Ramkumar Ramachandra wrote:
Junio C Hamano wrote:
Matthieu Moy <matthieu....@grenoble-inp.fr> writes:
Junio C Hamano <gits...@pobox.com> writes:
I haven't been paying attention, but does that mean on that system,
a total stranger kseygold can write, modify, and remove whatever
Ram owns? I am hoping that is not the case.
I can see two reasons for having the same UID for two login names:
1) the sysadmin really messed up, and as you say, a total stranger
has complete ownership of your files. Ramkumar, you should check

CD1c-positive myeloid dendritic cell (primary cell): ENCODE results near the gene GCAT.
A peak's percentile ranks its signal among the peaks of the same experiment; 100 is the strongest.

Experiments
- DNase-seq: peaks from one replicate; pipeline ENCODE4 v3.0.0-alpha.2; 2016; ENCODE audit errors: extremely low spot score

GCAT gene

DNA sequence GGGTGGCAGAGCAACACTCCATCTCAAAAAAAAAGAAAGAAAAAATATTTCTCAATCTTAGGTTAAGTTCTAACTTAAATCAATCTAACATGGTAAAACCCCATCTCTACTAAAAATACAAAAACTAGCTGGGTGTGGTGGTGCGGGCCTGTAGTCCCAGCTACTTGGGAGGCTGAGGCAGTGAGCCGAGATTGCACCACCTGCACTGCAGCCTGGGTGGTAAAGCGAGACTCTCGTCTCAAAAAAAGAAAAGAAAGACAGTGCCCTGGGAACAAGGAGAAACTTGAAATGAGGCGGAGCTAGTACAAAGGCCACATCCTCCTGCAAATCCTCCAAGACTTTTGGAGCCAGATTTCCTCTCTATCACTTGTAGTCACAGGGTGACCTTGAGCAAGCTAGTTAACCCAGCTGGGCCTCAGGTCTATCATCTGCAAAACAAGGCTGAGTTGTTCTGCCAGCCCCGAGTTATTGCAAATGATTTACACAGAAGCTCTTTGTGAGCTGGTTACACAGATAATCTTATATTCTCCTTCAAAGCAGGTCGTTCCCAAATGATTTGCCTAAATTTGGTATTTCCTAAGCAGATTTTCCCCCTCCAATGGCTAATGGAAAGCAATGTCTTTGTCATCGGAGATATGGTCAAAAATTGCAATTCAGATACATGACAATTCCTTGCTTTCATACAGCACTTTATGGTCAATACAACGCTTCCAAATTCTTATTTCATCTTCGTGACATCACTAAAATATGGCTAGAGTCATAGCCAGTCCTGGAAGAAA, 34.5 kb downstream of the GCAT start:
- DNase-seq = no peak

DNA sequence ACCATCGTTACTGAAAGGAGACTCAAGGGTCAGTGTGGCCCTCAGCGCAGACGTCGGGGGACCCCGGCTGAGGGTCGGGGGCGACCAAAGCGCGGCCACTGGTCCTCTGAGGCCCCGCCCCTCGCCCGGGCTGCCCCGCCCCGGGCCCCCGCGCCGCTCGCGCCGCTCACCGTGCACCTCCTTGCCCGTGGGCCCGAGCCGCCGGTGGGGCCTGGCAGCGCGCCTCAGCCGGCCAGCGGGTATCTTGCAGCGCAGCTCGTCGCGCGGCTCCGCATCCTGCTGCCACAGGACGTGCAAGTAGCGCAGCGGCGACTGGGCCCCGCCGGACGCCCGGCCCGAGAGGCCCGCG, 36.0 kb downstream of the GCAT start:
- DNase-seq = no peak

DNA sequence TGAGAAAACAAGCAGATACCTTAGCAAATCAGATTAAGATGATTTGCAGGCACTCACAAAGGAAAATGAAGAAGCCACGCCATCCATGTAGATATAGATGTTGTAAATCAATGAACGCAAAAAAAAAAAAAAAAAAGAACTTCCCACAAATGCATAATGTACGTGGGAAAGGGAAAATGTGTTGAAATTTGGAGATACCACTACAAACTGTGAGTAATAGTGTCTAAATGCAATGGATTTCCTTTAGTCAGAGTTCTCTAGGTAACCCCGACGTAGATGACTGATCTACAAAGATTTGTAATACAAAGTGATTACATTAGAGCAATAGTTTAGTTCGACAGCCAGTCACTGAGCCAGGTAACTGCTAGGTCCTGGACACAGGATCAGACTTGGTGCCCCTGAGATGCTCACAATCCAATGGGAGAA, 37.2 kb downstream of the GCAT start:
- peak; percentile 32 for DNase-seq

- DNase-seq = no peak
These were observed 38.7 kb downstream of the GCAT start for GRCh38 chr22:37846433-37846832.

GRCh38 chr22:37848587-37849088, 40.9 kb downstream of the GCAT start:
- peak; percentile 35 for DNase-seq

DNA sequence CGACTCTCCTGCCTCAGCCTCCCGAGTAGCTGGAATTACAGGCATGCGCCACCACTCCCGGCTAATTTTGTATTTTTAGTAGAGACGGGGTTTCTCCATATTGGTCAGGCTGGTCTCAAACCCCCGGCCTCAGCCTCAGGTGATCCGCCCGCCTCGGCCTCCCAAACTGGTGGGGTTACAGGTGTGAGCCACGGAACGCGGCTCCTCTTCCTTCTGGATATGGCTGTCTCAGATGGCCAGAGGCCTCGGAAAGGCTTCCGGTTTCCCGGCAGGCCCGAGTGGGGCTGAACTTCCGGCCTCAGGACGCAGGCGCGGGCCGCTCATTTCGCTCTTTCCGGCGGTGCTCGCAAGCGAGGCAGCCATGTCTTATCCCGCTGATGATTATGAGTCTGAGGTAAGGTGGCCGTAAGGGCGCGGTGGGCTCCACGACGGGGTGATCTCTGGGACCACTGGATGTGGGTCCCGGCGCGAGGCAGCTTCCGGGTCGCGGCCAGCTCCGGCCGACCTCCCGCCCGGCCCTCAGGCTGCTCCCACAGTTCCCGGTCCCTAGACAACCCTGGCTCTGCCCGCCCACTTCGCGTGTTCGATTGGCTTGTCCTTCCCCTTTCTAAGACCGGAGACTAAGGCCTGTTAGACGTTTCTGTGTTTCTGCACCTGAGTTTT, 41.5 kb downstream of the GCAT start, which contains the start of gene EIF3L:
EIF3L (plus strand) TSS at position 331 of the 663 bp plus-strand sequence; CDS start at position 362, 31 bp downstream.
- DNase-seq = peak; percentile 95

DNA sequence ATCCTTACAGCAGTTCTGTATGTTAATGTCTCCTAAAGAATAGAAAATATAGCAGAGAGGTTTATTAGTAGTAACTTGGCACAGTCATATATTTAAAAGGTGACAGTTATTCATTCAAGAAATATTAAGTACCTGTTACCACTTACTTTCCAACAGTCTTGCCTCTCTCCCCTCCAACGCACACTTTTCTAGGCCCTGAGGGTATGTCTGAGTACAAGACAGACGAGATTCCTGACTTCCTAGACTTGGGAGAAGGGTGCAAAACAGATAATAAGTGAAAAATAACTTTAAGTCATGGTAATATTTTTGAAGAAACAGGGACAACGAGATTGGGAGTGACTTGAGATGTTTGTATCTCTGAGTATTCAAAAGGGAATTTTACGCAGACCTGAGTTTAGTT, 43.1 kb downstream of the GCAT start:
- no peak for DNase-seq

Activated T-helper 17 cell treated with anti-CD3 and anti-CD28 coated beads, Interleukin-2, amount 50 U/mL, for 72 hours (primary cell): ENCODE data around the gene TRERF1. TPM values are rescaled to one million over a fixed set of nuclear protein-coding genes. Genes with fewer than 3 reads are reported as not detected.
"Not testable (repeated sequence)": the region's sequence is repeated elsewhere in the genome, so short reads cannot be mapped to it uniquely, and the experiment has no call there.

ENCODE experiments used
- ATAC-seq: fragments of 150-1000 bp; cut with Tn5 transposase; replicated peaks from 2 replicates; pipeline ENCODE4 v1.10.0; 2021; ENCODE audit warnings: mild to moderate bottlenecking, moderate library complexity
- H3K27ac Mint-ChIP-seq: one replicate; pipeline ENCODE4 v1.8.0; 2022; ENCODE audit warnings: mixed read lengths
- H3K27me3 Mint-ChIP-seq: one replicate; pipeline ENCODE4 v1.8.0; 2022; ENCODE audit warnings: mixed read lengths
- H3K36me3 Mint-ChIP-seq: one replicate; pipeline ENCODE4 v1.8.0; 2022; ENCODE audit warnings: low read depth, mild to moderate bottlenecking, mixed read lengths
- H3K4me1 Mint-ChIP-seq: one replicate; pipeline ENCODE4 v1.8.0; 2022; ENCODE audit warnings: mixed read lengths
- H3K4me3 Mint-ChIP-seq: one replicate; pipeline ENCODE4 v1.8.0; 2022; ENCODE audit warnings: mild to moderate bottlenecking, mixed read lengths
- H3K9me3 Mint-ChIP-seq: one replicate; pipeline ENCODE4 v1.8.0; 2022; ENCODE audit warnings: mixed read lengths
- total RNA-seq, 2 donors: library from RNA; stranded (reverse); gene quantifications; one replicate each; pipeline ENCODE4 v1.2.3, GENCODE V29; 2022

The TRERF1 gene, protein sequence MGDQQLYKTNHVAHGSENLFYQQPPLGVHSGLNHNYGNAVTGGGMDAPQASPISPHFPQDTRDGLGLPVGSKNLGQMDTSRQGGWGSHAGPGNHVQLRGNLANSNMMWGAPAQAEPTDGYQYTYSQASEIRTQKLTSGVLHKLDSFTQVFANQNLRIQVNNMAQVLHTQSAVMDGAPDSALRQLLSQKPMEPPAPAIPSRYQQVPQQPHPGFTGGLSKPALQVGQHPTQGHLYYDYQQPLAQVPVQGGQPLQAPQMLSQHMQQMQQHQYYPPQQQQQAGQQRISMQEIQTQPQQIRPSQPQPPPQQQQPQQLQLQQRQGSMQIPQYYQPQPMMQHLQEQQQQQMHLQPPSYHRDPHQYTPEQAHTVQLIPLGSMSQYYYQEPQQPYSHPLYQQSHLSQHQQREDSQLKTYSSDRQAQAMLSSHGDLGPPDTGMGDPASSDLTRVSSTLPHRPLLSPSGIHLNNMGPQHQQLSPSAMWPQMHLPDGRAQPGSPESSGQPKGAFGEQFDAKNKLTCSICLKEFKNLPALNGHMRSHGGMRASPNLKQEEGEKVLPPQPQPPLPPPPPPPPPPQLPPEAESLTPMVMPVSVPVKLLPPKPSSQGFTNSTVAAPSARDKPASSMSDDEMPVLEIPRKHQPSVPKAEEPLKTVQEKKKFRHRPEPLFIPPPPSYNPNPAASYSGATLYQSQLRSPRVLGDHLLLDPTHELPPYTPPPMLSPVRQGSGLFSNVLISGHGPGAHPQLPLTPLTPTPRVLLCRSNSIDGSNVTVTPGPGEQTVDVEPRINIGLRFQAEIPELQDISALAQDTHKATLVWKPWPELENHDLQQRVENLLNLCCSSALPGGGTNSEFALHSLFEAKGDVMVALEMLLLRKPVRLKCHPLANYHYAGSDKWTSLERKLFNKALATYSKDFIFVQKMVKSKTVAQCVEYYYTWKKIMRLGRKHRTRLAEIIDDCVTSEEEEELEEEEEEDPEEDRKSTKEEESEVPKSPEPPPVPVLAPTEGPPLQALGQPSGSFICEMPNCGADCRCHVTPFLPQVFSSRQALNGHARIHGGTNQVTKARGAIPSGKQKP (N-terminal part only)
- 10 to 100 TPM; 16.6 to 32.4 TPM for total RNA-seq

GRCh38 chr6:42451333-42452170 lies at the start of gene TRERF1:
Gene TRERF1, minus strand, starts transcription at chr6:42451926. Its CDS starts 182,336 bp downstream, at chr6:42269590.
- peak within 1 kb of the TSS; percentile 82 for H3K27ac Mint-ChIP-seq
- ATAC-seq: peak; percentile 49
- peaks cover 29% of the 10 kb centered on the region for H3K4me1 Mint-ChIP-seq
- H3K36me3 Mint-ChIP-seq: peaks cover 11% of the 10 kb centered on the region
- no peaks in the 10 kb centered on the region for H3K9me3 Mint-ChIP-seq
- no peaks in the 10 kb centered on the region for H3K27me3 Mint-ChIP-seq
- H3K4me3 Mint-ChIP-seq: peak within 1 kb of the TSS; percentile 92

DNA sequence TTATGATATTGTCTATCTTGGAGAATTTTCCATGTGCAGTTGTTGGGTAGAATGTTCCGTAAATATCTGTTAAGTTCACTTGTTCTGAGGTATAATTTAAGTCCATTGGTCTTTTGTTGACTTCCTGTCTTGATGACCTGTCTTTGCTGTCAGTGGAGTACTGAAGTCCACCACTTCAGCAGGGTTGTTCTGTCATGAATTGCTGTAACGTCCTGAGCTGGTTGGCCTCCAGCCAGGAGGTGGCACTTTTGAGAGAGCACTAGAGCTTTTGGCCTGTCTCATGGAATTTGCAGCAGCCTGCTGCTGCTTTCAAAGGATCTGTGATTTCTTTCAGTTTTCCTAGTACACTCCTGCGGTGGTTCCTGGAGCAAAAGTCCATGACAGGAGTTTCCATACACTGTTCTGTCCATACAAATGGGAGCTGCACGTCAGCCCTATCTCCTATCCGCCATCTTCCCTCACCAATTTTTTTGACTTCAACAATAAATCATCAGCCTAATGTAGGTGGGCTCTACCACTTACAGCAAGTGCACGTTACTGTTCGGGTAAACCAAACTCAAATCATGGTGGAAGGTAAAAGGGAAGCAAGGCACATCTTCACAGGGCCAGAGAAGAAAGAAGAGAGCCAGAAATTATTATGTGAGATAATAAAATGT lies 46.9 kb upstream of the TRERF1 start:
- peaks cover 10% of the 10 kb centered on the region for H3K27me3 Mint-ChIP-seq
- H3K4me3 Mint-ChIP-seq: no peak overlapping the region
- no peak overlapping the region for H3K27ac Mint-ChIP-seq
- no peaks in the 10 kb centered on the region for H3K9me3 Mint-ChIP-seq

that this is not your case.
2) the sysadmin explicitely gave two login names to the same
physical person, as kinds of aliases for the same UID (e.g. the
person got married, changed her name and login, but expects
~oldlogin to continue working). I'm not sure how common this is,
and to which extend we want to support this in our test scripts.
I've only been assuming (1), but (2) feels like a legitimate (if
confusing) way to configure your system.
It is a separate issue if it is worth bending backwards to support
it in the test, though.
For what it's worth, `sudo` is "broken" on my system.
sudo can't deal properly with multiple users sharing a UID, as it uses
getpwuid(getuid()) in places.
On my system I've replaced that with getgwnam(getlogin()). which seems to
work fine here.
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